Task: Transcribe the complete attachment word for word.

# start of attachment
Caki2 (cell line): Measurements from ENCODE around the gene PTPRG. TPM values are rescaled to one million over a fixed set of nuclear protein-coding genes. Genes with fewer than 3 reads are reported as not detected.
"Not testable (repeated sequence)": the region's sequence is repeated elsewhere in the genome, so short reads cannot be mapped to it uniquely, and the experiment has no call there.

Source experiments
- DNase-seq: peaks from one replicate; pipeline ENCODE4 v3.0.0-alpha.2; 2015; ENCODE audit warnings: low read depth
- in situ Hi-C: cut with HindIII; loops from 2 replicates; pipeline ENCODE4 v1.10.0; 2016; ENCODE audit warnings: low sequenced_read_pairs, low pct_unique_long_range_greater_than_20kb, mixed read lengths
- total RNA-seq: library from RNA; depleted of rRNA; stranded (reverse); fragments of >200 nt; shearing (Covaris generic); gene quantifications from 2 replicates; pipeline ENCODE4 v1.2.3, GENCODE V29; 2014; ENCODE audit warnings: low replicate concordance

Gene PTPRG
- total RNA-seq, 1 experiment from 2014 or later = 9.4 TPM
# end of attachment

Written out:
Caki2 (cell line): Measurements from ENCODE around the gene PTPRG. TPM values are rescaled to one million over a fixed set of nuclear protein-coding genes. Genes with fewer than 3 reads are reported as not detected.
"Not testable (repeated sequence)": the region's sequence is repeated elsewhere in the genome, so short reads cannot be mapped to it uniquely, and the experiment has no call there.

Source experiments
- DNase-seq: peaks from one replicate; pipeline ENCODE4 v3.0.0-alpha.2; 2015; ENCODE audit warnings: low read depth
- in situ Hi-C: cut with HindIII; loops from 2 replicates; pipeline ENCODE4 v1.10.0; 2016; ENCODE audit warnings: low sequenced_read_pairs, low pct_unique_long_range_greater_than_20kb, mixed read lengths
- total RNA-seq: library from RNA; depleted of rRNA; stranded (reverse); fragments of >200 nt; shearing (Covaris generic); gene quantifications from 2 replicates; pipeline ENCODE4 v1.2.3, GENCODE V29; 2014; ENCODE audit warnings: low replicate concordance

Gene PTPRG
- total RNA-seq, 1 experiment from 2014 or later = 9.4 TPM